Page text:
Tuesday, November 15, 2016

Bad Boy by Elliot Wake

Bad Boy by Elliot Wake
Release Date -  December 6, 2016
Publisher Website - Simon and Schuster
Publisher Social Media - Twitter
Pages - 256 pages
My Rating - 4.5/5
**received from publisher for an honest review**

Here is the Goodreads synopsis
Vlog star Renard Grant has nothing to prove: he’s got a pretty face, chiseled body, and two million adoring video subscribers. Plus the scars on his chest and a prescription for testosterone. Because Ren is transgender: assigned female at birth, living now as male. He films his transition and shares it bravely with the world; his fans love his honesty and positivity.

But Ren has been living a double life.

Off-camera, he’s Cane, the muscle-bound enforcer for social justice vigilante group Black Iris. As Cane, he lets his dark side loose. Hurts those who prey on the disempowered. Indulges in the ugly side of masculinity. And his new partner, Tamsin Baylor, is a girl as rough and relentless as him. Together, they terrorize the trolls into silence.

But when a routine Black Iris job goes south, Ren is put in the crosshairs. Someone is out to ruin his life. He’s a bad boy, they say, guilty of what he punishes others for.

Just like every other guy: at heart, he’s a monster, too.

Now Ren’s got everything to prove. He has to clear his name, and show the world he’s a good man. But that requires facing demons he’s locked away for years. And it might mean discovering he’s not such a good guy after all.
Anyone who has read my reviews of Elliot Wake's previous novels will not be surprised to learn that I enjoyed his latest. This author once again delivers up a novel that flirts with darkness, offers up unforgettable characters, and boasts some of the best character development I've had the pleasure of reading.

The writing within these pages is the kind that seems tailor made for the story it is telling. Elliot Wake has found his voice and his niche. The writing only improves with each subsequent novel and Bad Boy is no exception. It is his best novel yet and one that showcases his talent, and unflinching commitment to tell the story exactly how it needs to be told.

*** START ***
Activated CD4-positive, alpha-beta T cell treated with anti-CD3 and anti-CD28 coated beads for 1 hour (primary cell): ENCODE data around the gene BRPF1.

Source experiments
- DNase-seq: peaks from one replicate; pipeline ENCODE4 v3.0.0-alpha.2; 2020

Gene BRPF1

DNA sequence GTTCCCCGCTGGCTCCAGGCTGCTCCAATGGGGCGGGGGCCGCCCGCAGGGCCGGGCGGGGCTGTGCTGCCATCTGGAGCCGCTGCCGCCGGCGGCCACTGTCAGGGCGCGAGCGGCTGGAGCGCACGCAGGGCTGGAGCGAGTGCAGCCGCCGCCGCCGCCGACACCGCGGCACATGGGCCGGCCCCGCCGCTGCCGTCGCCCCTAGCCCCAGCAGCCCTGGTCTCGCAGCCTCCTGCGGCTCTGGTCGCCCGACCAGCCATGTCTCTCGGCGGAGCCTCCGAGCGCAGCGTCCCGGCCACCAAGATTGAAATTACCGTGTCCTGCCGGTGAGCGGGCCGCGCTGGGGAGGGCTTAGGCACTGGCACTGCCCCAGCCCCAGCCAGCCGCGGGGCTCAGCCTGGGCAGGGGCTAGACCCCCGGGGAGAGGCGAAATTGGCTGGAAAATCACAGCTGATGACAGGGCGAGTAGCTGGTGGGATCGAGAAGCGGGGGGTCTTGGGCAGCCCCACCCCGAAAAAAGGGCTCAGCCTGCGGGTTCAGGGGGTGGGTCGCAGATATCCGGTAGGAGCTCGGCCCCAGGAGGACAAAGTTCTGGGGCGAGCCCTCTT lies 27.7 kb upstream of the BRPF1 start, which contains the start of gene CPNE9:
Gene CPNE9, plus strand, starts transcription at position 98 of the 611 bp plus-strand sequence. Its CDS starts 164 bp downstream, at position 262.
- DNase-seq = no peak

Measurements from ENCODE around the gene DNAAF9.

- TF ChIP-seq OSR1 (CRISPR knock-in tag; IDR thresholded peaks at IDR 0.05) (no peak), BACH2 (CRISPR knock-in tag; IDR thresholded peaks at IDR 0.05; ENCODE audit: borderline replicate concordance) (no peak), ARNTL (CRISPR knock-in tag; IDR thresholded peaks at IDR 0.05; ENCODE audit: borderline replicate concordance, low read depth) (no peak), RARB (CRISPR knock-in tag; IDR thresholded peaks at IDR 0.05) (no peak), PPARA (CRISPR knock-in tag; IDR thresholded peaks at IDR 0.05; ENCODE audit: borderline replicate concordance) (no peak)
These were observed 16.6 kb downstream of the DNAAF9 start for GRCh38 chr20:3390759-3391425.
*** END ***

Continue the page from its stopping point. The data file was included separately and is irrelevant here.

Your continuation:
Ren is a complex character. One whose darkness is chased by light. Ren feels deeply and there is a goodness within him, but he's also very scarred from his experiences. There are many layers to this character, and part of what makes this book so engrossing is getting to unravel those layers. Getting to know Ren is what made this story for me, and my only complaint is that we did not get more time with him. This novel could have easily been longer and I would have welcomed it.

This novel is felt deeply as you're reading it. You cannot help but feel the passion, and emotion behind the work. It is immediately evident that Mr Wake has left a piece of himself within this story. There is something so visceral about Ren's journey that it easily resonates with any reader. It is all heart, soul, and guts and that makes for a emotional read.

There is an insight within these pages into what it means to transition and what it means to be trans. I feel that I have a better understanding of what someone who transitions experiences, and how they might feel before, during, and after the process. It is something so vital to their well being and this novel demands that this truth be recognized and felt. It is a case of life and death for them and that is made evidently clear within these pages. It offers up a realistic look at all the ups and downs a trans person could experience. It lets you see every struggle, every triumph and everything in between. It rips out your heart and asks you to feel what Ren is feeling and it nearly impossible not to.

Like many of the previous novels written by Elliot Wake, this one has gender at its core. The reader is meant to question what gender really is. What determines gender, and how we view it is the crux of Ren's story. Also at its heart is feminism and misogyny. It also comments on toxic masculinity. This novel offers a viewpoint of a character who has been treated as both female and male by people and the commentary on this is fascinating and worth discussing.

The romance in this is almost secondary. It is there though, and it is done in the typical Elliot Wake fashion of having two broken people be exactly right for each other. Sometimes your darkness meshes with someone else's and creates a beautiful connection. There is always a light in these stories, and in this case it is the connections being built. It is allowing someone to see the messy parts of yourself, and seeing their flaws in return. It stresses the importance of not just seeing them but accepting them as well.

Novels that encourage empathy are even more vital in today's society. Bad Boy is just one of the many novels written by Mr Wake that accomplish opening minds. They are thought-provoking for those stepping outside their viewpoint, and a vital mirror for those who find themselves within these pages. Bad Boy offers a poignant look at what it is like be trans but it also gives trans people a chance to see themselves as a protagonist of a romance story , and mystery one as well, and  that is perhaps the most important part of this story.

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